Choosing GI surgery as his specialty

For most medical students, surgery is the top choice of specialty, and Dr. Yang Min-Sheng was no exception. He recalls: “A surgeon looks very confident. When patients come to the hospital they look very sick, but they become energetic 2-3 days after surgery… this is so amazing.”

This was a time of constant surgical innovations, such as “finger fracture” for liver surgery created by the famous surgeon Professor Dr. Lin Tien-Yo, or open heart surgery and lung surgery. There were also many opportunities for young surgeons to further study overseas. For all these reasons and the fact that his other mentor, Professor Dr. Hsu Shu-Chien (the one who introduced him to the lady who would later become his wife) specialized in GI surgery, Dr. Yang Min-Sheng chose GI surgery as specialty.

There are many other teachers that Dr. Yang Min-Sheng also appreciated, such as Professor Lin Huai-Shan who taught histology, Professor Yeh Shu who taught pathology, and Professor Yeh Chia-Ying who taught Chinese. Dr. Yang Min-Sheng learned how to be a good physician from these talented and compassionate mentors.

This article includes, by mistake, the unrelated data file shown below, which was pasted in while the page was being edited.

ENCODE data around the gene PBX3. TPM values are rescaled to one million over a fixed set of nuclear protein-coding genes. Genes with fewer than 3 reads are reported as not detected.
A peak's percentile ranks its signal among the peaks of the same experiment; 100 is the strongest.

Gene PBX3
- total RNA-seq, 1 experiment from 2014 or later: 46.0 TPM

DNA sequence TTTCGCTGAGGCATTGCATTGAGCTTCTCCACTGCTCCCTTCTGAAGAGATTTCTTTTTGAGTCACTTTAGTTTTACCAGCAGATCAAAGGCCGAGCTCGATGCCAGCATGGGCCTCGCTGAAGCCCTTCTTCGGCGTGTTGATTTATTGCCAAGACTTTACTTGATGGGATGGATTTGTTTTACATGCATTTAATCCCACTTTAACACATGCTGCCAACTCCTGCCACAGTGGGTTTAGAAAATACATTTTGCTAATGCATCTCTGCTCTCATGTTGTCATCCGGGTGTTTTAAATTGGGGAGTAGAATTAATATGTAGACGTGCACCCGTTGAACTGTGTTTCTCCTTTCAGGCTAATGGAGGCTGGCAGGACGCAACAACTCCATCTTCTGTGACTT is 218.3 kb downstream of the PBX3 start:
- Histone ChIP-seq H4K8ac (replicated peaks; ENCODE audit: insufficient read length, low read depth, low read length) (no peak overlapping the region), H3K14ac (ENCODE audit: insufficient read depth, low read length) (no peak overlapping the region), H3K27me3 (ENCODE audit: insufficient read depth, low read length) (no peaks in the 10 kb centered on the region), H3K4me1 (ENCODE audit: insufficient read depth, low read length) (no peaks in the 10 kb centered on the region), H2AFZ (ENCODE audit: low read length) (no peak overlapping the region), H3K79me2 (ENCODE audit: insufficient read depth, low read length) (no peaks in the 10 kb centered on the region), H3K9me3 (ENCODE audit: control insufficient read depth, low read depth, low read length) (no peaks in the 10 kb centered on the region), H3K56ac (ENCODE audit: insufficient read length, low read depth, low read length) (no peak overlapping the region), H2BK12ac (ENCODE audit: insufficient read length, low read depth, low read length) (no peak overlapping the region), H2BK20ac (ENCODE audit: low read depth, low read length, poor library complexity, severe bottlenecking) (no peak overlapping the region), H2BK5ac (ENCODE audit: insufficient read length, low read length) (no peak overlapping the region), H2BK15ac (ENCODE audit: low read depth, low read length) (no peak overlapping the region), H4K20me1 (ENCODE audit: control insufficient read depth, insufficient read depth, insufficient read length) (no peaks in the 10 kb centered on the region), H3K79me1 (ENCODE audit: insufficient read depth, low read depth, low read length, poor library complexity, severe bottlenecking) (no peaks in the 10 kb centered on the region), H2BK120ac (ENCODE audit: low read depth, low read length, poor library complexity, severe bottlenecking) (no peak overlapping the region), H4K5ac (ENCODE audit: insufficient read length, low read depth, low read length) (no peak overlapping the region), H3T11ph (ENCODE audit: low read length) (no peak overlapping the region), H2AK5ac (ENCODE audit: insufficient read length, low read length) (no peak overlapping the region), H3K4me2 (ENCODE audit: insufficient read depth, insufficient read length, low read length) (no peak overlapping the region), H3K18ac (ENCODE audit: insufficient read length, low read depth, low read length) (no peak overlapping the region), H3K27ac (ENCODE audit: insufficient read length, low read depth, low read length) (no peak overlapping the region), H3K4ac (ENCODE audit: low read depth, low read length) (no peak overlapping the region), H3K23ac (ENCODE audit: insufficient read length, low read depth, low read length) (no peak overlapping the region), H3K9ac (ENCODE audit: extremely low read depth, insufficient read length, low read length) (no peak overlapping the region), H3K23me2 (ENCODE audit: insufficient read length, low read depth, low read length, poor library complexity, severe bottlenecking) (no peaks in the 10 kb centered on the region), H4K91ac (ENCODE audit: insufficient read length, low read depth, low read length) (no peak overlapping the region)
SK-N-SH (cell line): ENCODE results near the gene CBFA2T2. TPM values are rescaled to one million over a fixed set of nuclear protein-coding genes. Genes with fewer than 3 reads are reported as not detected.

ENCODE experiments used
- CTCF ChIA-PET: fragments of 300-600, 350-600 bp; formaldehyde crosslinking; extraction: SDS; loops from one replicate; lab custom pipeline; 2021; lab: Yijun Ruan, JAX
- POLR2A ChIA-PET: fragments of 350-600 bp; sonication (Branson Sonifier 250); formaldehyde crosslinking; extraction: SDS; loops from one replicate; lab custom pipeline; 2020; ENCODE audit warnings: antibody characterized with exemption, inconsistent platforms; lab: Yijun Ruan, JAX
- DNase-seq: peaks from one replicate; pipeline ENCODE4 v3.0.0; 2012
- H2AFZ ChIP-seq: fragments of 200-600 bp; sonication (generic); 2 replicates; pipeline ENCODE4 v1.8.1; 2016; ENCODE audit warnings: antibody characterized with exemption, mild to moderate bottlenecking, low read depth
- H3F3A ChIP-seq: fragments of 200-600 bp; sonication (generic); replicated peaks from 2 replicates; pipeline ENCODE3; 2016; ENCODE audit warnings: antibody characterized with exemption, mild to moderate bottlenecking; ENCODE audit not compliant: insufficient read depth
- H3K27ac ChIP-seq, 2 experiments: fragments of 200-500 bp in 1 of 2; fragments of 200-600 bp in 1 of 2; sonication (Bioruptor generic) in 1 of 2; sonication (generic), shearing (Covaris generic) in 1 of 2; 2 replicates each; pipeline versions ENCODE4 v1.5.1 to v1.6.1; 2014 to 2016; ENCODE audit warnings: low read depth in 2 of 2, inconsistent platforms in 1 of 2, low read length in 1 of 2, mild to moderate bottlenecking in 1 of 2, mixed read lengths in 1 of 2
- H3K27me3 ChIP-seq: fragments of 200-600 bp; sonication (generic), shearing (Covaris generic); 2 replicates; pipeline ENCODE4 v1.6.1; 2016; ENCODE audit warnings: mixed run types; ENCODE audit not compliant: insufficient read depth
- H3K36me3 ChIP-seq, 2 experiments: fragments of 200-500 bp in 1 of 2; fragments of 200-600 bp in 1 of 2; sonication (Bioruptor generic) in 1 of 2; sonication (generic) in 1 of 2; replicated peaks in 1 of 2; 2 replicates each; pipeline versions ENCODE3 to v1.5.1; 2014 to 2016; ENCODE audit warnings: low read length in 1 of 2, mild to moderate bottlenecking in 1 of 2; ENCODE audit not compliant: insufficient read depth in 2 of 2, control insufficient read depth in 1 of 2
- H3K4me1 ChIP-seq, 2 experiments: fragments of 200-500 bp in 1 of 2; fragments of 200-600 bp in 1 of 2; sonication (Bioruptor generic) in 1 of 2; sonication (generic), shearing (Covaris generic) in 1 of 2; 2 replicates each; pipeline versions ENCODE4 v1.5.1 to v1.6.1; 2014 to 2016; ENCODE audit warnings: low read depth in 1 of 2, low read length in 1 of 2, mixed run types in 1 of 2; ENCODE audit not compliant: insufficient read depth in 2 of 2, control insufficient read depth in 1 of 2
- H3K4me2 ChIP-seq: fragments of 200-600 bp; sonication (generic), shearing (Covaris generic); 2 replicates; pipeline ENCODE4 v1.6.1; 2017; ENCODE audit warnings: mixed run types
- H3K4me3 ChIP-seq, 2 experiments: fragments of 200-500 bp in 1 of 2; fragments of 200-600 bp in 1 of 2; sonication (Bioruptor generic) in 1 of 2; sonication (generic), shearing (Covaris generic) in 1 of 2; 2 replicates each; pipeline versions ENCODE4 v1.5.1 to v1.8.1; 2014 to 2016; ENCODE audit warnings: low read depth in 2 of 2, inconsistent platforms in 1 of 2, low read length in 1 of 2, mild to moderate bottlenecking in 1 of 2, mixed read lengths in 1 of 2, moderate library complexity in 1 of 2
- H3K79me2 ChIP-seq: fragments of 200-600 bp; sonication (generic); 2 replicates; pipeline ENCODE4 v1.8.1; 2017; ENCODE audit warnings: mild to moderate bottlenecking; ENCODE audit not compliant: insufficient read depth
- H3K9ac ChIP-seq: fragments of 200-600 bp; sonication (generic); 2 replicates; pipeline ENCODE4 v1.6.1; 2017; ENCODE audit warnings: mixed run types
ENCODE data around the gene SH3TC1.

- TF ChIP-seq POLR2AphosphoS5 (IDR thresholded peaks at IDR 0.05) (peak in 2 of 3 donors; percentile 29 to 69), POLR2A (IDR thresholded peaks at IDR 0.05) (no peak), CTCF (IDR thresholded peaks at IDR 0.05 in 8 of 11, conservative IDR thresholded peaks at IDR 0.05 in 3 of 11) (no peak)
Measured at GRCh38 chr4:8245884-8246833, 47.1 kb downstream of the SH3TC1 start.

However, the memory of medical school is not all pleasant. Studying biochemistry was a nightmare. He was one of three students who failed in that subject, and Professor Chang Yu-Cheng (also the Chief Officer for Academics) didn’t give him a chance to appeal. “That was the only makeup exam I had in my entire life. The summer of my 2nd year made for the darkest days in my academic life” says Dr. Yang Min-Sheng.